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Pacific Northwest Grown,
Open Pollinated, and Organic Seed

Bush Snap Bean, Wade (Organic)

Phaseolus vulgaris. Green Pods. 60 days.

A classic dark green, bush snap bean with smooth, round 6-7” long pods. With its high yields and dependability, we recommend this bean as a market farm production variety. Excellent when eaten fresh, frozen, or canned. The pods hold well once picked so they make it to market in good condition. A near predecessor of Provider, with which it shares many positive traits such as good cold soil emergence and cool weather tolerance. Developed in 1952 by Dr. B. L. Wade of the USDA Southeastern Vegetable Breeding Laboratory in Charleston, South Carolina. It was noted for being more prolific than Tendergreen, one of the first widely planted stringless beans, which it was bred to surpass. Resistant to bean common mosaic virus and was an All-American Selections winner in 1952. Long unavailable commercially in the US, we found it at Bingenheimer Saatgut in Germany.

1/2 oz ≈ 30-40 seeds
$3.90

In stock

4 oz
$7.80

In stock

1 lb
$16.00

In stock

5 lbs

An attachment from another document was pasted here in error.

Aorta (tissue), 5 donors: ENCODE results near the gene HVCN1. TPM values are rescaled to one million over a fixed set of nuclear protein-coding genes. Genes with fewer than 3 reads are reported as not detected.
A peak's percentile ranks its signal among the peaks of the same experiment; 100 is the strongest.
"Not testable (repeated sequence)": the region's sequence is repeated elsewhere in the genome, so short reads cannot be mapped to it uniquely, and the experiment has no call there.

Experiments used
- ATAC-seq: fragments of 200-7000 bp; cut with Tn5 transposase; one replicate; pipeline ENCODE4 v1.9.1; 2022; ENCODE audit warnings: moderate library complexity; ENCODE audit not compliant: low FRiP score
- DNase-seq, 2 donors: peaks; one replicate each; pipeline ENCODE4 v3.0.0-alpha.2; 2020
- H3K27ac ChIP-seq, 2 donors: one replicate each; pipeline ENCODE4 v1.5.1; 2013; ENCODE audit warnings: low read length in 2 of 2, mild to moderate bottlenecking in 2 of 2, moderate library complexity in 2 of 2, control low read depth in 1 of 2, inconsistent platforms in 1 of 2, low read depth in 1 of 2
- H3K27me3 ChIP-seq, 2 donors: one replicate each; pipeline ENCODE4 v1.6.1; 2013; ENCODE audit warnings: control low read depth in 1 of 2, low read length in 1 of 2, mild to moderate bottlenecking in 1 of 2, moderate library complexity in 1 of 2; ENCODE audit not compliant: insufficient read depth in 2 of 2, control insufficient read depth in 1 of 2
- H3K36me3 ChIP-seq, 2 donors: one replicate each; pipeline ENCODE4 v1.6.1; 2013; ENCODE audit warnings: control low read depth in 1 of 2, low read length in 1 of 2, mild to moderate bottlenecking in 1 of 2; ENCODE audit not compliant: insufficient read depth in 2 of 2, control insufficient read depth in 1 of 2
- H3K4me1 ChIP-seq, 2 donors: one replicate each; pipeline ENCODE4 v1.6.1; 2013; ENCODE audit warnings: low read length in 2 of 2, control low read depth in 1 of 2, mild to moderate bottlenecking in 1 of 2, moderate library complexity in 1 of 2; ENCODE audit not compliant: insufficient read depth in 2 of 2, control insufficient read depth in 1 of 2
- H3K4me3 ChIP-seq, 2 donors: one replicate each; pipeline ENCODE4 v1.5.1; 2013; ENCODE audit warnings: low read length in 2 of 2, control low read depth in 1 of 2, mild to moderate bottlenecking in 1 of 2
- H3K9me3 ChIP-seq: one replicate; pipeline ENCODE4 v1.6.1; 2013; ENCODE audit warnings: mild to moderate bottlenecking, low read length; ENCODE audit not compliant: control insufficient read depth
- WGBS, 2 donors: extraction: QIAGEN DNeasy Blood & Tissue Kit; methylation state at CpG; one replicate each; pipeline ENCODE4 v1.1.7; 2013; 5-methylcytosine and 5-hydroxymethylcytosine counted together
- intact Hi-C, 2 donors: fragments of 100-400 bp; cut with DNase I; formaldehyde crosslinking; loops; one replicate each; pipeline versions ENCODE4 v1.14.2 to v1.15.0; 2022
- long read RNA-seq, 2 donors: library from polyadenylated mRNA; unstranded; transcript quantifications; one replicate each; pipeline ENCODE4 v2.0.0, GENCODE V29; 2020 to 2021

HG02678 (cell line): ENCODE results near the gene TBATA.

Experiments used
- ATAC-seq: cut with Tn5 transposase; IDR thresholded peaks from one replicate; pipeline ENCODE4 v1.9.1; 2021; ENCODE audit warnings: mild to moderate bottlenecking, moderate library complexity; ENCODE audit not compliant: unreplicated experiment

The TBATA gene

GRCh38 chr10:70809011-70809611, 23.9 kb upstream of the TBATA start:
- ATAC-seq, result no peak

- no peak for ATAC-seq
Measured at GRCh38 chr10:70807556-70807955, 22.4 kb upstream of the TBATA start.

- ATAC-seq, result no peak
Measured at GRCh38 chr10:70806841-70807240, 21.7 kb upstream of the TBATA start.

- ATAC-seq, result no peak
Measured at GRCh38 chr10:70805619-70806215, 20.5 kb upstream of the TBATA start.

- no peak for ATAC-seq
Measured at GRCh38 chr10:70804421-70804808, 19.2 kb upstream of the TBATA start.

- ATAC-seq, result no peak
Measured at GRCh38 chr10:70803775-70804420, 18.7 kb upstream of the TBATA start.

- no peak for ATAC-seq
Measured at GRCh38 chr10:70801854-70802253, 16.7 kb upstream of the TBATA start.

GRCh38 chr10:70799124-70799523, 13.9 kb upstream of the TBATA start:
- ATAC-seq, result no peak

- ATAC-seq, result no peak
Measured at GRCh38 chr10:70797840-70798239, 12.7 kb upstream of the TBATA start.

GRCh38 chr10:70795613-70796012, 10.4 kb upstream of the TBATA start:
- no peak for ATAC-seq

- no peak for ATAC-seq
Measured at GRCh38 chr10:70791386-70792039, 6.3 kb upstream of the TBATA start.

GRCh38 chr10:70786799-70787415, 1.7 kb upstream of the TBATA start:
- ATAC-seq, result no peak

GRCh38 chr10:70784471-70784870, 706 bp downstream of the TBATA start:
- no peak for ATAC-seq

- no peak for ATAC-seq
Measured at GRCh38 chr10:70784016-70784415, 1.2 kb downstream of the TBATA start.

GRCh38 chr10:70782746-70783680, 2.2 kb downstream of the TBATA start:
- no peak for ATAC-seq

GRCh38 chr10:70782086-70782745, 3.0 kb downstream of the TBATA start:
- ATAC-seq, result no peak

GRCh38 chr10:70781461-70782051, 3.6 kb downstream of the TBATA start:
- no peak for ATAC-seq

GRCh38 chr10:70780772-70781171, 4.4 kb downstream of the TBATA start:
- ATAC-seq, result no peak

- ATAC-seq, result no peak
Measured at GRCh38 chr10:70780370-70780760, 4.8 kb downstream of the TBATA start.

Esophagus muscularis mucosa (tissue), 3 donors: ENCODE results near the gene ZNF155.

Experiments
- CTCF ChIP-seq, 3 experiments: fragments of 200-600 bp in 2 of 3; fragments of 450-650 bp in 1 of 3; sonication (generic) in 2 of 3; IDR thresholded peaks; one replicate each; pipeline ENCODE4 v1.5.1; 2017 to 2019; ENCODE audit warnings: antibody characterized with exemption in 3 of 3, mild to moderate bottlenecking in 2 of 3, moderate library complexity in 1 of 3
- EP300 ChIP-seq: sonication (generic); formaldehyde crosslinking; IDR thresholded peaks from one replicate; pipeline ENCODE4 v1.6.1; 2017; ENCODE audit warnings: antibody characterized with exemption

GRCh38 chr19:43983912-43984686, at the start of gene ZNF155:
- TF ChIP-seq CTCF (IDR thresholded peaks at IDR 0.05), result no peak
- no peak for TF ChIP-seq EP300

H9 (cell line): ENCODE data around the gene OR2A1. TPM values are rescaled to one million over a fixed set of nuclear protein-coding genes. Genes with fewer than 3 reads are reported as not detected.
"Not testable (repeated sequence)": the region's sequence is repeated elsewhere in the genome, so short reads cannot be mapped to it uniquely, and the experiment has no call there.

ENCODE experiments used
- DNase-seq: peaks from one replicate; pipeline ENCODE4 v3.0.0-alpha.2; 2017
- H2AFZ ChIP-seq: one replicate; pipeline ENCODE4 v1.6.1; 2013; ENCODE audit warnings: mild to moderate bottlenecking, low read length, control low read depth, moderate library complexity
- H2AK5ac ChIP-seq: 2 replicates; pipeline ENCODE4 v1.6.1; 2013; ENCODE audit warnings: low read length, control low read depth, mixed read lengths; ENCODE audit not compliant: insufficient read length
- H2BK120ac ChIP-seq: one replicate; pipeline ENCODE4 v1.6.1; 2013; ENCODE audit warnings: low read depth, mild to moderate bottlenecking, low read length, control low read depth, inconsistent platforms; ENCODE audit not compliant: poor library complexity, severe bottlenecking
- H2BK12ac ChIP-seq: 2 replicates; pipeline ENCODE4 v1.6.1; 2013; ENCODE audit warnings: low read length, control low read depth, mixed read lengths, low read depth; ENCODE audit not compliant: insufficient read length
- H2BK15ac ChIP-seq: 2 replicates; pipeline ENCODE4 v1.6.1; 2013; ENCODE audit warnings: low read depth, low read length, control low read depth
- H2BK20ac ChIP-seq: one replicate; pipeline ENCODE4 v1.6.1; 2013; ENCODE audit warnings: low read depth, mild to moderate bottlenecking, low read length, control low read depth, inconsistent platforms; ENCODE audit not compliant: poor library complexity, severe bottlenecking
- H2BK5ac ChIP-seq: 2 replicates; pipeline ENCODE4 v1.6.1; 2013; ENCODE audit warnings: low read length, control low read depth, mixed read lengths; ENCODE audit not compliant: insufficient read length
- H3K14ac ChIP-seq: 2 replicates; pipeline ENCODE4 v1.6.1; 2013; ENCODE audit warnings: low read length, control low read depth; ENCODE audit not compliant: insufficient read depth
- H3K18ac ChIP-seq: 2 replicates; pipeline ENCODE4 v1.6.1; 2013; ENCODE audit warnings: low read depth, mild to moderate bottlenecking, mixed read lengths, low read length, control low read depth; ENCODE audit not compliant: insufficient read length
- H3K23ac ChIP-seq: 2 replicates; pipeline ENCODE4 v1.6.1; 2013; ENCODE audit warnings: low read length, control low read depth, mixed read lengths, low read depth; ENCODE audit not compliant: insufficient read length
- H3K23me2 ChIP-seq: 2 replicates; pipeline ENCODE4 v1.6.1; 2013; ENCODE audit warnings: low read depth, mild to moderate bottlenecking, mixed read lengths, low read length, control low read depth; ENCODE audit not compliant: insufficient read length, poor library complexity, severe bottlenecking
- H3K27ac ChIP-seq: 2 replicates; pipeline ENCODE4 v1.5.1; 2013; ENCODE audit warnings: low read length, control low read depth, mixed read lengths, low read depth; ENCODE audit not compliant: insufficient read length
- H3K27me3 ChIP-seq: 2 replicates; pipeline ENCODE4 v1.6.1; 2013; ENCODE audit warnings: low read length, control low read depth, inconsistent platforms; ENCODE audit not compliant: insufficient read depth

$70.00

In stock

Clear

Direct sow 1″ deep beginning early May in rows that are 1′ apart. Thin seedlings to 3-6″ spacing. Protect early sowings from frost. Succession sowing every 3 weeks through late June will ensure continual harvest. Shell seeds from fully dry pods by hand or by dancing on pods. Winnow to clean. Test for dryness with a hammer – dry beans shatter.

Seed Saving

Some cross-pollination may occur, but beans mostly self-pollinate.

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What others are saying

  1. One person found this helpful
    Melodie Davis

    How to Beat or Control Mexican Bean Beetles

    Melodie Davis

    Where did you grow this variety? Southeastern US

    So far the Wade beans have surpassed my expectations–tasty, bearing well, and most of all, they have proved more resistant to the Mexican Bean Beetles we have been fighting for years. We still have some, but they are under control without using any pesticides, just removing them by hand.

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